Course in Collecting Contemporary Art
Christie’s is not only an auction house. It extends into the realm of culture and development with Christie’s Education institute, offering a variety of undergraduate and graduate programmes in the world of art and business. Respectable and well drafted, these programmes are designed to cater needs of future art business experts or career changers with strong interest in arts. Also, collectors are welcome to attend and learn more about collecting and styles they are intrigued by.
Fall courses of Christie’s Education have been announced already, one of which is Collecting Contemporary Art, this time in New York. This is a certificate course dedicated to questions regarding trends in the contemporary art market, it consists of seven classes held for three days each month, over the period of seven months. Having been holding collector-focused courses in London for a while, the institute turned to collectors in New York drafting a novel educational program.
Course for Everyone
Collecting Contemporary Art is made to introduce collectors who feel a little out of touch with the subject, to the occurrences in this dynamic market section. It is a certificate program, and not a degree, but this is why it’s accessible to anyone interested willing to pay the tuition of $1,800 per class. Although the number of classes they choose to attend is up to students, the certificate is only won after the whole seven are completed. This comes up to the $12,600 for the cost of the entire certificate program, not counting the $35 registration fee.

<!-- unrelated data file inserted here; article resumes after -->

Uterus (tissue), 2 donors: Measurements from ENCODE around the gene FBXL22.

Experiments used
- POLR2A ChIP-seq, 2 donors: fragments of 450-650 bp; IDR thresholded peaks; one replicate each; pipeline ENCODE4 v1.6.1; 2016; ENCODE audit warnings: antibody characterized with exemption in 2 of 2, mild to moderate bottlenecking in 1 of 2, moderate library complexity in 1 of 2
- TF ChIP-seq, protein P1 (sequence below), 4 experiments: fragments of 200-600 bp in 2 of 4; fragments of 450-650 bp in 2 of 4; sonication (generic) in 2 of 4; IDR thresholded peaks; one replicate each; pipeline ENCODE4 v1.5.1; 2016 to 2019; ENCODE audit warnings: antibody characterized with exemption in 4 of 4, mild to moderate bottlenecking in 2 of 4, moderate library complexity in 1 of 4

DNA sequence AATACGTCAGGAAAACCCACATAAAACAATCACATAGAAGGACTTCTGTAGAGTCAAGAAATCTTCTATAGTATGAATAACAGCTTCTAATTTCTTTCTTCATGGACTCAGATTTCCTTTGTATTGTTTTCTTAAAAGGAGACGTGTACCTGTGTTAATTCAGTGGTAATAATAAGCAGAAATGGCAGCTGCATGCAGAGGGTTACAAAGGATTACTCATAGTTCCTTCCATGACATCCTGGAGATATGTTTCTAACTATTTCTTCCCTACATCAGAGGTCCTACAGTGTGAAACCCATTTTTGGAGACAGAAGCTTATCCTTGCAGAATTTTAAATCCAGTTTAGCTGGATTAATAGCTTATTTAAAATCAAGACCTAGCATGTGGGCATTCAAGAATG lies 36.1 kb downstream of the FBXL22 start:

This type of programmes display the interest of Christie’s in helping shape new generation of collectors. This May, the famous auction house did have the biggest contemporary art sale in history, selling art for total of $745 million. When looking their very prolific three day period of that month, the house drew in around $1 billion through different types of sales.
Word of CEO
This kind of exceptional financial success of the auction house was followed by a statement of Steven Murphy, CEO of Christie’s. In short, he stated that in this “extraordinary cultural moment” it is not the financial prestige driving people to compete for the work of art, but it is “the work of art itself”. “It is the art that is drawing people in increasing numbers to museums, art fairs and galleries all over the world. More people than ever before want to connect with art; and the growth in this audience globally, makes the few, individual, true masterpieces available more valuable than ever before.”
Regardless of the momentary hype or the true value of art, auction houses have always been focused on what they saw as most prolific within the realm they work. Many famous artists would still sell artwork on their own and live comfortably, without the astronomical prices, today more often than before, reached at auction houses. Still, these auction companies definitely care and nurture their business, through numerous channels, and one of them is collector or general art education.